Myakka City, FL, May 16, 2016 --(PR.com
)-- Archaeoacoustics studies the way sound behaves in ancient enclosed spaces, how early humankind may have used it and the implications of architectural manipulation. New research in this field will help conference participants examine ancient traditions of the use of sound and stone and learn how to recognize physical features of heritage sites that could suggest this practice. Malta is home to the world’s oldest freestanding buildings: megalithic temples that predate Stonehenge and the great pyramids. Participants will experience extraordinary sound as it was heard 5,000 years ago in the Stone Age, consider the ageless practice of music in ritual and ceremonial practices, and explore how acoustic data directly relates to the interpretation of monumental and contemplative architectural heritage in consideration for potential applications for incorporating sound in the presentation of Heritage Sites today.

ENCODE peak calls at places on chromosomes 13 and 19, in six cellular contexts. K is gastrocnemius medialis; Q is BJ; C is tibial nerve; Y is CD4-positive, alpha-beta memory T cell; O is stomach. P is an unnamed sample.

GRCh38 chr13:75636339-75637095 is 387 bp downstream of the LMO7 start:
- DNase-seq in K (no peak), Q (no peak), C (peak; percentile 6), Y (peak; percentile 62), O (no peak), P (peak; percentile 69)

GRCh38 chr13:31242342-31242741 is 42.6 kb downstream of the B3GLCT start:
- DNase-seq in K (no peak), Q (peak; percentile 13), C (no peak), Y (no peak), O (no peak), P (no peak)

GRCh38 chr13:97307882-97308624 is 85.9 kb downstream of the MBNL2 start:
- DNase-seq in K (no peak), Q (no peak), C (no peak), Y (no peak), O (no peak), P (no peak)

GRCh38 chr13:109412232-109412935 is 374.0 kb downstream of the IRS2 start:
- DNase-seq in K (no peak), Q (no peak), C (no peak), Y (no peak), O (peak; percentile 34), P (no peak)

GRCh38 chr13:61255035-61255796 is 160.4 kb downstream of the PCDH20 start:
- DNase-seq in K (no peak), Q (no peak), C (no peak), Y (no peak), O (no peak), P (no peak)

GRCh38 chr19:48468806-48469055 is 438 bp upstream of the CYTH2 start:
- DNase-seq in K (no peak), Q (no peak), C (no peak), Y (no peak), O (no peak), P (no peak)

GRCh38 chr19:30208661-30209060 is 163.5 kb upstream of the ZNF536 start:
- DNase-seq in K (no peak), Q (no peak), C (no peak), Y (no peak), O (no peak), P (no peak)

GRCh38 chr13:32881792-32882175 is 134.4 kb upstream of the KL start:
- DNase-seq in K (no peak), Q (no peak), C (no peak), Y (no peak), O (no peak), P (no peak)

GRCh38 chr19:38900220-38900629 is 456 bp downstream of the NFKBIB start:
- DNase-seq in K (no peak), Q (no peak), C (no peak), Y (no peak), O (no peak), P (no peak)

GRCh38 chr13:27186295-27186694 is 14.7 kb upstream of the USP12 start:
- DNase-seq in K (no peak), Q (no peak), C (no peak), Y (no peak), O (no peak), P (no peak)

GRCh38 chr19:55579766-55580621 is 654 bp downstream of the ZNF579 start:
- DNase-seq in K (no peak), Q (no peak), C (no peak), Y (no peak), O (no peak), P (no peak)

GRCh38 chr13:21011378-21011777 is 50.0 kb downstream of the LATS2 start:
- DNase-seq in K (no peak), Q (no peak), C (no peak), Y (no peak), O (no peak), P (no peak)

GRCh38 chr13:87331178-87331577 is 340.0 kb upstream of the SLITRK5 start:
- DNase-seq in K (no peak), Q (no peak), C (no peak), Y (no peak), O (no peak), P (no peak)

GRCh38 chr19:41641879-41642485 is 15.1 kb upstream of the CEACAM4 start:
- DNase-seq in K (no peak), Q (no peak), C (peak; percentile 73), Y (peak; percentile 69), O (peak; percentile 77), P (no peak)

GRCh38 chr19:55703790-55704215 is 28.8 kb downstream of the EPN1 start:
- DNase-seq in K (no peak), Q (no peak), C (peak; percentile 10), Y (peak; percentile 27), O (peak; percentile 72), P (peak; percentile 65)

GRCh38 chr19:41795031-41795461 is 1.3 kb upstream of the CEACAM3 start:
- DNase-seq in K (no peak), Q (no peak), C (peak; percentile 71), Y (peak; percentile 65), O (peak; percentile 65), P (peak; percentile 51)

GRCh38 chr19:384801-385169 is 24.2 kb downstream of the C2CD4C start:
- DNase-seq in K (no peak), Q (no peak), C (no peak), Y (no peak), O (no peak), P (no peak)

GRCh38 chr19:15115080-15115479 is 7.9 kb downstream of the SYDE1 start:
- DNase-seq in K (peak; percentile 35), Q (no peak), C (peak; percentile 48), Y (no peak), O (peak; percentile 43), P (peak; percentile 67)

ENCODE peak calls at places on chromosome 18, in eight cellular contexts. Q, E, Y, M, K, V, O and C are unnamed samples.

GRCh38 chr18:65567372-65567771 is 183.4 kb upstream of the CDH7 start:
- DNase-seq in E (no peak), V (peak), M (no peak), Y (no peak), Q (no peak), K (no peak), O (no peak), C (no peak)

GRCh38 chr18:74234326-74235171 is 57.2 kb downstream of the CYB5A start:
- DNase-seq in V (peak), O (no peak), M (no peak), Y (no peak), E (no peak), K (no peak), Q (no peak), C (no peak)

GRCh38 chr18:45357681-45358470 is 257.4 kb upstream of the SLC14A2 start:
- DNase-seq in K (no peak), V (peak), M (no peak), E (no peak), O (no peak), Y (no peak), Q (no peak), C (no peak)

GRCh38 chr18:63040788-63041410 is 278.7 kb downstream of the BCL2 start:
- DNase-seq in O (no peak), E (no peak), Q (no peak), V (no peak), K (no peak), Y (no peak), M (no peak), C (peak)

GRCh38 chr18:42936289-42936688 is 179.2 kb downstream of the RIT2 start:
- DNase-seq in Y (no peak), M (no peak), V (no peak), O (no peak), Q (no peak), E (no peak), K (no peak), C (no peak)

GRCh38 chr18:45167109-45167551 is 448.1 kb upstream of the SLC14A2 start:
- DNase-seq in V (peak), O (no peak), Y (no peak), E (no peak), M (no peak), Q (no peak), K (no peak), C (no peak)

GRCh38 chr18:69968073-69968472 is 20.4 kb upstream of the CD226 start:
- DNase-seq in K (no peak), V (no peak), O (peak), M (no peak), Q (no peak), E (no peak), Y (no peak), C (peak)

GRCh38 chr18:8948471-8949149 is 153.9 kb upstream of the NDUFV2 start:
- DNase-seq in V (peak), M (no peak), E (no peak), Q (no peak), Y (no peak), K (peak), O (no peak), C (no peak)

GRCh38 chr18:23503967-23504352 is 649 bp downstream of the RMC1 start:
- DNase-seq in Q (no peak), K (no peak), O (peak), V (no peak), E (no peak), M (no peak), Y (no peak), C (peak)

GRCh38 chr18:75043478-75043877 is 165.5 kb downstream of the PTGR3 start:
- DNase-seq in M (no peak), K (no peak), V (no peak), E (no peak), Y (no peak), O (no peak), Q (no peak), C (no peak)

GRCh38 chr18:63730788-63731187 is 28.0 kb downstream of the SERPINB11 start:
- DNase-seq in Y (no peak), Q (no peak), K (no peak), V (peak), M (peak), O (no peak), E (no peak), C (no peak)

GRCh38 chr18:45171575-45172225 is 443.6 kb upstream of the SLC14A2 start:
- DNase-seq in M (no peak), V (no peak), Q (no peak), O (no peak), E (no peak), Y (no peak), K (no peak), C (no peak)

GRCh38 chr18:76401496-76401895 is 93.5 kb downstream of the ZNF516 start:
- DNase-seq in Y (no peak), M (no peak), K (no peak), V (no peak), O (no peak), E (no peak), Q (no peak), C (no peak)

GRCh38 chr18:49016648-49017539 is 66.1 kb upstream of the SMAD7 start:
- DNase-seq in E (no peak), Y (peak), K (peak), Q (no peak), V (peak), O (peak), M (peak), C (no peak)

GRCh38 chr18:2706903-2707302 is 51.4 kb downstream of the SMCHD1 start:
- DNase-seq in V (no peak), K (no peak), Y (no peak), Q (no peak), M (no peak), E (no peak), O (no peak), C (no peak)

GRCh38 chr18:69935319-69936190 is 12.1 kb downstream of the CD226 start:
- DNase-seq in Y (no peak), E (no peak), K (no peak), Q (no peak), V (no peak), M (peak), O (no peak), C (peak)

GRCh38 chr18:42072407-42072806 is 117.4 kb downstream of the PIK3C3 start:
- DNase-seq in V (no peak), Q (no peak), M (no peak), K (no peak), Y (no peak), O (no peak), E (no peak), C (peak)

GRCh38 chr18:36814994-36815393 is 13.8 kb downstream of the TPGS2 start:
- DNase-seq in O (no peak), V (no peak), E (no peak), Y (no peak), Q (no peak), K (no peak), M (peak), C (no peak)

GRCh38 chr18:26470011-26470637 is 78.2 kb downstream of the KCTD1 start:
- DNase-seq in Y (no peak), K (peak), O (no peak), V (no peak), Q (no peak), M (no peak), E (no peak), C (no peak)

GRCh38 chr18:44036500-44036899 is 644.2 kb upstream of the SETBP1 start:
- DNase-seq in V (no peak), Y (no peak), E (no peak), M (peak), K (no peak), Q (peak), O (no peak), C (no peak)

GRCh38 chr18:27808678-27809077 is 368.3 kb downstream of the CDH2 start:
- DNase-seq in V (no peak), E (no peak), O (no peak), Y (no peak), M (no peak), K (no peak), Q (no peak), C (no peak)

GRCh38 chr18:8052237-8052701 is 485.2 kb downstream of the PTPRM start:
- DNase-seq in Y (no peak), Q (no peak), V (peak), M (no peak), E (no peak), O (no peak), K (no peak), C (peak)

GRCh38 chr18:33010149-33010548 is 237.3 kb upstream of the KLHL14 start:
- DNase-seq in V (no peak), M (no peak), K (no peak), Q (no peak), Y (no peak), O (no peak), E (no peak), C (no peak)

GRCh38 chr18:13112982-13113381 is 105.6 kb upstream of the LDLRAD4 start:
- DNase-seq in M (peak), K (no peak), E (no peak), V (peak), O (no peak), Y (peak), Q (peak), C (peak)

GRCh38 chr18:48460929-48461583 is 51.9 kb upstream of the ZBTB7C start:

“The field of Archaeacoustics’ impact on prehistory is akin to the emergence of Talkies from the silent movies of the past,” says British Archaeologist and Producer Miriam Cooke. Sue Hodges, President, ICIP (the ICOMOS International Committee on the Interpretation and Presentation of Cultural Heritage Sites) and co-host of the conference points out, “Archaeoacoustics and soundscapes add an exciting new dimension to site-based interpretation. They have the potential to bring ancient sites to life and help us learn more about early humankind. Don’t miss this groundbreaking conference!”www.otsf.org/heritage-conference.html
The IPHS Malta conference, as well as a third scientific conference on Archaeoacoustics to take place in Portugal in October 2017 are organized by The OTS Foundation. OTSF is a United States of America not-for-profit 501(c) (3) educational foundation since 1994, dedicated to research and public outreach about ancient humankind and the development of monumental architecture. With offices in Florida and Valletta, OTSF is the contracted provider in Malta for the Road Scholar program of Adventures in Lifelong Learning.